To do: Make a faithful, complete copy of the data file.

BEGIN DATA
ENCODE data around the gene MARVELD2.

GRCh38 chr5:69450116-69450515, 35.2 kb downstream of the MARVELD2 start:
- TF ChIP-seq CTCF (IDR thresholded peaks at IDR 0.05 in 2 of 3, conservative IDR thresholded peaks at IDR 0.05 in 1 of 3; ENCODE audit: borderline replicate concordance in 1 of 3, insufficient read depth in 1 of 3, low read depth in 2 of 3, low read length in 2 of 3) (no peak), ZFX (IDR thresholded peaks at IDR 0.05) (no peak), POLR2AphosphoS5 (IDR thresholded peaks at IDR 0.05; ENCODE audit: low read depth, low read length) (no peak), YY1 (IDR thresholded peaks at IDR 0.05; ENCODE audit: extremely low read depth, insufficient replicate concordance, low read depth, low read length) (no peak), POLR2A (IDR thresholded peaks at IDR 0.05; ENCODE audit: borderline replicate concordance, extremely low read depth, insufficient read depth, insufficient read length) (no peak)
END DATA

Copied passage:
ENCODE data around the gene MARVELD2.

GRCh38 chr5:69450116-69450515, 35.2 kb downstream of the MARVELD2 start:
- TF ChIP-seq CTCF (IDR thresholded peaks at IDR 0.05 in 2 of 3, conservative IDR thresholded peaks at IDR 0.05 in 1 of 3; ENCODE audit: borderline replicate concordance in 1 of 3, insufficient read depth in 1 of 3, low read depth in 2 of 3, low read length in 2 of 3) (no peak), ZFX (IDR thresholded peaks at IDR 0.05) (no peak), POLR2AphosphoS5 (IDR thresholded peaks at IDR 0.05; ENCODE audit: low read depth, low read length) (no peak), YY1 (IDR thresholded peaks at IDR 0.05; ENCODE audit: extremely low read depth, insufficient replicate concordance, low read depth, low read length) (no peak), POLR2A (IDR thresholded peaks at IDR 0.05; ENCODE audit: borderline replicate concordance, extremely low read depth, insufficient read depth, insufficient read length) (no peak)